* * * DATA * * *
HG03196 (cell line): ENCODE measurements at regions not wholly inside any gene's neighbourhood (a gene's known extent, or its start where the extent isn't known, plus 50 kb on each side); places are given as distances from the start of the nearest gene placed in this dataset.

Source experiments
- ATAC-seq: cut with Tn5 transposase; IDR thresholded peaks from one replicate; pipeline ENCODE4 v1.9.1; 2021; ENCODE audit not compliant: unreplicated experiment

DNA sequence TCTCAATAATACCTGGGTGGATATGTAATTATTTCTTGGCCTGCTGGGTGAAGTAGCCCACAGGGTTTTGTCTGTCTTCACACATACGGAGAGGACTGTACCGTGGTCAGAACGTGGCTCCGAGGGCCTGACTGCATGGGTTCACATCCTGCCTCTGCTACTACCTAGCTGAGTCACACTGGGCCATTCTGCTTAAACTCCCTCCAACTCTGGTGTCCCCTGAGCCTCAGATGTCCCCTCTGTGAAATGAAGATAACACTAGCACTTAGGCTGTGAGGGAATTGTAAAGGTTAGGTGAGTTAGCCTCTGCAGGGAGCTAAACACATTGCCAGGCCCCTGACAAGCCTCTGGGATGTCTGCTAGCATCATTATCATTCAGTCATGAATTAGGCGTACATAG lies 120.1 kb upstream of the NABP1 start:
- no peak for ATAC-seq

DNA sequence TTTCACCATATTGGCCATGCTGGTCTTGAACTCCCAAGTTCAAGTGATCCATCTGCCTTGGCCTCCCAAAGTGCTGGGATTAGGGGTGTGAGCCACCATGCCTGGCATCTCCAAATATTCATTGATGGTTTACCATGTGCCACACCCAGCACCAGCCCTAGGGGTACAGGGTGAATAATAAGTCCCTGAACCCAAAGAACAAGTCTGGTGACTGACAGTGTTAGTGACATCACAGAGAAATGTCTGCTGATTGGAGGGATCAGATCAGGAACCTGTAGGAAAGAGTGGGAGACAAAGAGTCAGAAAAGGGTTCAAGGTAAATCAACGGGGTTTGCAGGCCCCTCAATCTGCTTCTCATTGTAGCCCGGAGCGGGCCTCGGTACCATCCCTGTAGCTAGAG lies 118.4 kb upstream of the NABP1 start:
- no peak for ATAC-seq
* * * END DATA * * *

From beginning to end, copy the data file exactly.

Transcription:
HG03196 (cell line): ENCODE measurements at regions not wholly inside any gene's neighbourhood (a gene's known extent, or its start where the extent isn't known, plus 50 kb on each side); places are given as distances from the start of the nearest gene placed in this dataset.

Source experiments
- ATAC-seq: cut with Tn5 transposase; IDR thresholded peaks from one replicate; pipeline ENCODE4 v1.9.1; 2021; ENCODE audit not compliant: unreplicated experiment

DNA sequence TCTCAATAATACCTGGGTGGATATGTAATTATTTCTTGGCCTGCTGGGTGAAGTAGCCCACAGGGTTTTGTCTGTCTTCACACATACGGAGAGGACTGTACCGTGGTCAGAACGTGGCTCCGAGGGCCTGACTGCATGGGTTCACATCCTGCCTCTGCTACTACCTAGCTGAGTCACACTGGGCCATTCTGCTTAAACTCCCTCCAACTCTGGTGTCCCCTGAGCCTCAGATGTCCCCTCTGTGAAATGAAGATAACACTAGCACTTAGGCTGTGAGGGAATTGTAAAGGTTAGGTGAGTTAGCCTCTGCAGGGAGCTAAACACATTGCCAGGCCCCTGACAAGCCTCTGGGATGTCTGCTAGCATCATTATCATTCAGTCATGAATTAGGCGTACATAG lies 120.1 kb upstream of the NABP1 start:
- no peak for ATAC-seq

DNA sequence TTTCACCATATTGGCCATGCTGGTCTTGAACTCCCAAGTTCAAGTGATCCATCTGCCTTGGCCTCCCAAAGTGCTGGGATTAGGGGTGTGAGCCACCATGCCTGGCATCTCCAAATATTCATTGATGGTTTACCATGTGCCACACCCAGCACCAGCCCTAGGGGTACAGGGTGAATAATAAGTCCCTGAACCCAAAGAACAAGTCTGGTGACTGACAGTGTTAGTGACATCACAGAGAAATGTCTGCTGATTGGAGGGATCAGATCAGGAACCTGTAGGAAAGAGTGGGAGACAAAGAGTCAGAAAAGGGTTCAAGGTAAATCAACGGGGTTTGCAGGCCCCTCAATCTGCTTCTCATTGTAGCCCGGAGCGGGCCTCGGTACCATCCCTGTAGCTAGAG lies 118.4 kb upstream of the NABP1 start:
- no peak for ATAC-seq